NATO Secretary-General Jens Stoltenberg has said that the Western military alliance will not send combat troops to Ukraine in the event that Russia invades the country.
"We have no plans to deploy NATO combat troops to Ukraine...we are focusing on providing support," Stoltenberg told the BBC during an interview on January 30. "There is a difference between being a NATO member and being a strong and highly valued partner as Ukraine."
Stoltenberg's comments come among heightened tensions between NATO and Moscow as Russia has amassed more than 100,000 troops along Ukraine's border, which has led to concerns of an invasion.
The Kremlin, which has denied it plans to invade as it did in 2014 when it seized Ukraine's Crimean Peninsula, has insisted in recent negotiations with Washington and NATO that guarantees be made that Ukraine and other former Soviet states will not be admitted to the alliance.
Ukraine seeks NATO membership but has not been offered a Membership Action Plan, which would provide a road map to joining. However, NATO has said its "open door" policy is not up for negotiation, and Washington has stressed that sovereign states have a right to choose their own military alliances.
After the United States responded to Moscow's demands in writing, Russian President Vladimir Putin told French President Emmanuel Macron on January 28 that he felt the West had "ignored" Moscow's security concerns.
NATO has said it is prepared to step up its troop presence in its Eastern European member states should Russia invade Ukraine, and many members of the alliance have provided military equipment, including lethal weaponry, to Kyiv as tensions mount.
Britain is expected to publish new legislation this week that would broaden economic sanctions against Russia if it chooses to invade Ukraine.
"What the legislation enables us to do is hit a much wider variety of targets. So there can be nobody who thinks that they will be immune to those sanctions," British Foreign Secretary Liz Truss told Sky News on January 30. "Any company of interest to the Kremlin and the regime in Russia would be able to be targeted so there will be nowhere to hide for Putin's oligarchs, for Russian companies involved in propping up the Russian state."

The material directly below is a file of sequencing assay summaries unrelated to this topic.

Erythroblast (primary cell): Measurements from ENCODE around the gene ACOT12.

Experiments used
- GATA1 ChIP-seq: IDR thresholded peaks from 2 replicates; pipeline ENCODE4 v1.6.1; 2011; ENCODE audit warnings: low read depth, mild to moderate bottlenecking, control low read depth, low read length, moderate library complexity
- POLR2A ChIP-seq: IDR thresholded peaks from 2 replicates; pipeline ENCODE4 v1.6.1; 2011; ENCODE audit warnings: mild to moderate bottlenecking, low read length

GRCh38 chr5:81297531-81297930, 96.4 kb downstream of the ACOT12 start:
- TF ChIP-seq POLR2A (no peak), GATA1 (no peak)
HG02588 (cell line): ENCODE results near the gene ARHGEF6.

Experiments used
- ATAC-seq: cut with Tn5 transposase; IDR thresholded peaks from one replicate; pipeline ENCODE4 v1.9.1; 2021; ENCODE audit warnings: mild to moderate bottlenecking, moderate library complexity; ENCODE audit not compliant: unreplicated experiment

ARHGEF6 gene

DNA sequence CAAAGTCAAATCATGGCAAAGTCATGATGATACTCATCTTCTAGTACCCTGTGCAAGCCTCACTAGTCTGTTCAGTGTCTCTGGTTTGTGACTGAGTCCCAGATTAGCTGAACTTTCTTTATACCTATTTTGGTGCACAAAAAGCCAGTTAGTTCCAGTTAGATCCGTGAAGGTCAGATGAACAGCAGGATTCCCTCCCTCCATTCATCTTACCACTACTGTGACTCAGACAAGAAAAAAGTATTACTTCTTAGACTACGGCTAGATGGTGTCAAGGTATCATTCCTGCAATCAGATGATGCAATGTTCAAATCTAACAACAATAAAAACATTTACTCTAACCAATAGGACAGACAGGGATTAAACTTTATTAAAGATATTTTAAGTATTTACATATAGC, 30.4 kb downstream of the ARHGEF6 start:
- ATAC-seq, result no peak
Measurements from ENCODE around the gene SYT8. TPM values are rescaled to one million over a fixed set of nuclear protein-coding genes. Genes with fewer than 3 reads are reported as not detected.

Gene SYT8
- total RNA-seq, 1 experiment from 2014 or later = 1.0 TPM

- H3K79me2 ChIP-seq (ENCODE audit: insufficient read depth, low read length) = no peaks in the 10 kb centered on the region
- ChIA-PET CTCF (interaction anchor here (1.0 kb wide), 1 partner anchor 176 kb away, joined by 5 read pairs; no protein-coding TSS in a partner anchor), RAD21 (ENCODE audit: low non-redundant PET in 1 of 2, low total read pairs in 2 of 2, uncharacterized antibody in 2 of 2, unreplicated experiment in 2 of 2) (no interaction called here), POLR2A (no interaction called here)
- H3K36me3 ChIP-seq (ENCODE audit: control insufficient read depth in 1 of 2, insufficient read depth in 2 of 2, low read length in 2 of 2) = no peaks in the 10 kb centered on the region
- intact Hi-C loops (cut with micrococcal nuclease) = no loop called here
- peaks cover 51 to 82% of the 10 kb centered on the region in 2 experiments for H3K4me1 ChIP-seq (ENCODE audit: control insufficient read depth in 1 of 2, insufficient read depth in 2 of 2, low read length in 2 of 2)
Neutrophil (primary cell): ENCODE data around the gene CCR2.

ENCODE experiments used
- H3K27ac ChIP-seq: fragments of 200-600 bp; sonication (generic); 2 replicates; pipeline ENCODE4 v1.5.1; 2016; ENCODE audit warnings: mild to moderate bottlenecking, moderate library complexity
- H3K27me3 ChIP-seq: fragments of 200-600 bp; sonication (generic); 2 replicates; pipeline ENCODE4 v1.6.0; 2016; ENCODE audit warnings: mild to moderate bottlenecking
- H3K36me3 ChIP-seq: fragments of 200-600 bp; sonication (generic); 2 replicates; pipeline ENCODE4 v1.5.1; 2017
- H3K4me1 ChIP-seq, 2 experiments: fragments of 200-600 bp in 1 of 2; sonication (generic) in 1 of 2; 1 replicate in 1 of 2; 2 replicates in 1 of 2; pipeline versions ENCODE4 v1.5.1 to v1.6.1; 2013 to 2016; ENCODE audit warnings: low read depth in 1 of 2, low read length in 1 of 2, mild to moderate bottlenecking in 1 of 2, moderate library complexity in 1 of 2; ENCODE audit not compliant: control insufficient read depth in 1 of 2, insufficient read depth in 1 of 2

Truss, who is expected to travel to Russia this month for discussions with Russian Foreign Minister Sergei Lavrov, said it was "very unlikely" that British troops would be sent to fight in Ukraine in the event of war, however.
British Prime Minister Boris Johnson, who is considering options to alleviate Russian aggression, including a "major" deployment of troops, warships, and fighter jets in NATO members of Eastern Europe, is expected to travel to Ukraine and hold a planned telephone call with Putin this week in an effort to "accelerate diplomatic efforts."
In a tweet on January 30, Johnson wrote that he continues to "urge Russia to engage in negotiations and avoid a reckless and catastrophic invasion."
Washington, which has said there will be severe consequences if Russia invades Ukraine, has said that it is seeking a diplomatic solution to the standoff but added that Moscow must first dismantle its buildup near Ukraine's border.
"The Russian government has said publicly that it has no intention to invade Ukraine, but the facts on the ground tell a much different story,” U.S. Ambassador to Moscow John Sullivan said on January 28.
Russian Foreign Minister Lavrov has said he expects to meet with U.S. Secretary of State Antony Blinken in the coming weeks for a new round of talks, but that Putin will ultimately decide how to respond to Washington's stated response to Moscow's demands.
Lavrov said on state television on January 30 that Russia will seek clarity from NATO and the 57-member Organization for Security and Cooperation in Europe pertaining to their positions on regional security, and will continue to demand legally binding security guarantees "with full, equal, regard to Russia's legitimate interests."
Moscow has been backing separatist fighters in an ongoing war in eastern Ukraine that has claimed more than 13,200 lives since 2014, the same year Russian illegally annexed Crimea.